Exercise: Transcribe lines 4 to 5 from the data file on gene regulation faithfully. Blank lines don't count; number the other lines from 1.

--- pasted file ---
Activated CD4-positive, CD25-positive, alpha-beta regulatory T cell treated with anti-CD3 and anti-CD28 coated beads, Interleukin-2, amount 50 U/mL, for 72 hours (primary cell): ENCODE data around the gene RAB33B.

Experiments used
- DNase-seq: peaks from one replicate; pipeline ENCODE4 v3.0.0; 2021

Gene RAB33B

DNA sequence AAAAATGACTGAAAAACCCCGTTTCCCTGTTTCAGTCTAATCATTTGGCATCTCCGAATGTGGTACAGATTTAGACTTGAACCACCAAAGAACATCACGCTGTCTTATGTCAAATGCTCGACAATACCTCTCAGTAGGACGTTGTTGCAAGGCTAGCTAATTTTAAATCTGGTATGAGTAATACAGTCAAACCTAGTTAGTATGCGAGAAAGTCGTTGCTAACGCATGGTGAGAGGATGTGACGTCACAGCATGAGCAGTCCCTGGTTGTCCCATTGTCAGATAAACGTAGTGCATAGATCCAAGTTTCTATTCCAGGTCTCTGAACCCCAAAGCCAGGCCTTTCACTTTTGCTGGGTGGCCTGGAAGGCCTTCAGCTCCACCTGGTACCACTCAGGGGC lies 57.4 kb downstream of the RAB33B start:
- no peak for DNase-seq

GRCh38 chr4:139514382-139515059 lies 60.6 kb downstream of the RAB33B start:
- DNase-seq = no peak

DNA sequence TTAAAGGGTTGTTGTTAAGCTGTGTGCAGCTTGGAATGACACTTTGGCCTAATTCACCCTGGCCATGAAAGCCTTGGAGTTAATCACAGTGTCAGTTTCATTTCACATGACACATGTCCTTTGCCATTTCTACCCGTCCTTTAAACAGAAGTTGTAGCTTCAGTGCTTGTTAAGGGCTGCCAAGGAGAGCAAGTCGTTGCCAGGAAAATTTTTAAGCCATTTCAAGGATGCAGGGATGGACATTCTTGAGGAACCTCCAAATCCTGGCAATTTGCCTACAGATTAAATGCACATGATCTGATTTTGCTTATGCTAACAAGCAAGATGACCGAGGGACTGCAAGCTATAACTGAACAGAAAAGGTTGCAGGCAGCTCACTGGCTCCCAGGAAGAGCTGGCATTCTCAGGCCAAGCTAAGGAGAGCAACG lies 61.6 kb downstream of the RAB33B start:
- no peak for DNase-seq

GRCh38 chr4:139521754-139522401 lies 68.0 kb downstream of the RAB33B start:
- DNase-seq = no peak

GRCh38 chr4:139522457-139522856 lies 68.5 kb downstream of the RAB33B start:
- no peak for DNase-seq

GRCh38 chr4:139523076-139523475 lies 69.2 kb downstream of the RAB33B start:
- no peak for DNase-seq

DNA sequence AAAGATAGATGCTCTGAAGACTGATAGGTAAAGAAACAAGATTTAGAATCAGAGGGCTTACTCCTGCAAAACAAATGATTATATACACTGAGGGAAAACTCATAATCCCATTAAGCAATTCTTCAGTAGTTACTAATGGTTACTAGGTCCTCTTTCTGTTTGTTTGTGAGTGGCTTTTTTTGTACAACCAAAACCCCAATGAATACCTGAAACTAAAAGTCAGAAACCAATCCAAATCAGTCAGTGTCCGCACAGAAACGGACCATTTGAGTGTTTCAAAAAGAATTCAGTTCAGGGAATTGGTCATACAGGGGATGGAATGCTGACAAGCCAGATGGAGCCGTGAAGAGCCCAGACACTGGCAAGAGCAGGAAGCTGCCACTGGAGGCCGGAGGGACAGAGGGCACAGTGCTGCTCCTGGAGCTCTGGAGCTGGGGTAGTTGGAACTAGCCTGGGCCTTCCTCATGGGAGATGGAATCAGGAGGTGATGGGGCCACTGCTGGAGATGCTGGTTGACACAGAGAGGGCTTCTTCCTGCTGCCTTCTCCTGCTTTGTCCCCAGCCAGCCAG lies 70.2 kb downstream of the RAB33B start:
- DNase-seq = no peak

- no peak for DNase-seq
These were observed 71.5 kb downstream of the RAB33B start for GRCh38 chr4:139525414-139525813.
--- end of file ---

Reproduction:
Gene RAB33B

DNA sequence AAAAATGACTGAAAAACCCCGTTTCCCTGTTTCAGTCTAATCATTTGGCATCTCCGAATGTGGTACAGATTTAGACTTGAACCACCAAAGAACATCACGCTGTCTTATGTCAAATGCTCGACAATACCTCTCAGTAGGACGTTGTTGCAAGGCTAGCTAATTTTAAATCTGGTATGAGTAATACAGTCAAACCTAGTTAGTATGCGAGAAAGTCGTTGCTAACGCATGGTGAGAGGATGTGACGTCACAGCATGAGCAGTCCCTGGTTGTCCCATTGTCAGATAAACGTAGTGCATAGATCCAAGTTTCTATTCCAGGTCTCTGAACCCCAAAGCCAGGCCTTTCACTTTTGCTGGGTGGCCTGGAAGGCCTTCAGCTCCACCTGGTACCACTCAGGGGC lies 57.4 kb downstream of the RAB33B start: